8. ^ a b c d Mainzer, A.; Grav, T.; Masiero, J.; Hand, E.; Bauer, J.; Tholen, D.; et al. (November 2011). "NEOWISE Studies of Spectrophotometrically Classified Asteroids: Preliminary Results" (PDF). The Astrophysical Journal. 741 (2): 25. arXiv:1109.6407Freely accessible. Bibcode:2011ApJ...741...90M. doi:10.1088/0004-637X/741/2/90. Retrieved 5 December 2017. 
  9. ^ a b c d Usui, Fumihiko; Kuroda, Daisuke; Müller, Thomas G.; Hasegawa, Sunao; Ishiguro, Masateru; Ootsubo, Takafumi; et al. (October 2011). "Asteroid Catalog Using Akari: AKARI/IRC Mid-Infrared Asteroid Survey". Publications of the Astronomical Society of Japan. 63 (5): 1117–1138. Bibcode:2011PASJ...63.1117U. doi:10.1093/pasj/63.5.1117. Retrieved 5 December 2017. 
  10. ^ a b Benishek, Vladimir (October 2016). "Lightcurves and Rotation Periods for 14 Asteroids". The Minor Planet Bulletin. 43 (4): 339–342. Bibcode:2016MPBu...43..339B. ISSN 1052-8091. Retrieved 5 December 2017. 
  11. ^ a b Aznar Macias, Amadeo; Carreno Garcerain, Alfonso; Arce Masego, Enrique; Brines Rodriguez, Pedro; Lozano de Haro, Juan; Fornas Silva, Alvaro; et al. (July 2016). "Twenty-one Asteroid Lightcurves at Group Observadores de Asteroides (OBAS): Late 2015 to Early 2016". The Minor Planet Bulletin. 43 (3): 257–263. Bibcode:2016MPBu...43..257A. ISSN 1052-8091. Retrieved 5 December 2017.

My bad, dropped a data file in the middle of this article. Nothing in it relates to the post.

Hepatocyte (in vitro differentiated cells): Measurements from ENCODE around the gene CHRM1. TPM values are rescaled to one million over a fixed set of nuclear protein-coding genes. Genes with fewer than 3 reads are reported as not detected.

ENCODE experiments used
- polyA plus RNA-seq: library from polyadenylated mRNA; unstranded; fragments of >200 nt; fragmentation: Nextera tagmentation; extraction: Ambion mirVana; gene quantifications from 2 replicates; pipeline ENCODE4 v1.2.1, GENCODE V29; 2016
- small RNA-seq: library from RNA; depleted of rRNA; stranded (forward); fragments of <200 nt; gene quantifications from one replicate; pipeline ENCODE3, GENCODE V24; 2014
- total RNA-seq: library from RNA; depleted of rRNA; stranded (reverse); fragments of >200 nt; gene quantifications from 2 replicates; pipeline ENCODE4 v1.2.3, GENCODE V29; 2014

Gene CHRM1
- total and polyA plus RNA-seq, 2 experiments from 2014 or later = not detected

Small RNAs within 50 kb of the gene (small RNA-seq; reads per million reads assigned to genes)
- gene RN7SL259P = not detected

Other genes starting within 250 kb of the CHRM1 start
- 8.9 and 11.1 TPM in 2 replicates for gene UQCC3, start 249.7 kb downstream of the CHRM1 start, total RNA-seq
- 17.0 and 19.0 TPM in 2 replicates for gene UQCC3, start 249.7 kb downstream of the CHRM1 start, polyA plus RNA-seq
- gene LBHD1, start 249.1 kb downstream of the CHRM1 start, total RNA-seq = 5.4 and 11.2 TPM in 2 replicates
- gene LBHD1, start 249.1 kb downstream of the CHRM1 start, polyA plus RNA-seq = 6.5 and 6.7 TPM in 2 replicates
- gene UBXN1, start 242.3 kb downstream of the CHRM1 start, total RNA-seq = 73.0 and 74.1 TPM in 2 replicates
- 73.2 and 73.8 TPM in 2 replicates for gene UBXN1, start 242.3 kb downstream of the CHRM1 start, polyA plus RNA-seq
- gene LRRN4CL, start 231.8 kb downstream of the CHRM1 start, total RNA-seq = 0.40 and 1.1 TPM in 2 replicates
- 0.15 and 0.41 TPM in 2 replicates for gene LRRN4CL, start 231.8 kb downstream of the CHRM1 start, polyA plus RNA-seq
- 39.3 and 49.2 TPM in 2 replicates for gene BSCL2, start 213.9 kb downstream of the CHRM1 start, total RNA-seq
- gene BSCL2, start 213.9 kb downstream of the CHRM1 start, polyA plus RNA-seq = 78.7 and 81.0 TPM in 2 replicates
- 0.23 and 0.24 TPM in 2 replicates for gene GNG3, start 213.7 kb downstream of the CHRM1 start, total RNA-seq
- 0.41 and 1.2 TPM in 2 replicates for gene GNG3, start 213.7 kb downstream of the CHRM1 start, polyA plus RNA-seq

12. ^ a b Behrend, Raoul. "Asteroids and comets rotation curves – (1271) Isergina". Geneva Observatory. Retrieved 5 December 2017. 
  13. ^ a b Masiero, Joseph R.; Grav, T.; Mainzer, A. K.; Nugent, C. R.; Bauer, J. M.; Stevenson, R.; et al. (August 2014). "Main-belt Asteroids with WISE/NEOWISE: Near-infrared Albedos" (PDF). The Astrophysical Journal. 791 (2): 11. arXiv:1406.6645Freely accessible. Bibcode:2014ApJ...791..121M. doi:10.1088/0004-637X/791/2/121. Retrieved 5 December 2017. 
  14. ^ a b c Veres, Peter; Jedicke, Robert; Fitzsimmons, Alan; Denneau, Larry; Granvik, Mikael; Bolin, Bryce; et al. (November 2015). "Absolute magnitudes and slope parameters for 250,000 asteroids observed by Pan-STARRS PS1 - Preliminary results". Icarus. 261: 34–47. arXiv:1506.00762Freely accessible. Bibcode:2015Icar..261...34V. doi:10.1016/j.icarus.2015.08.007. Retrieved 5 December 2017. 
  15. ^ a b "1271 Isergina (1931 TN)". Minor Planet Center. Retrieved 5 December 2017. 

External links[edit]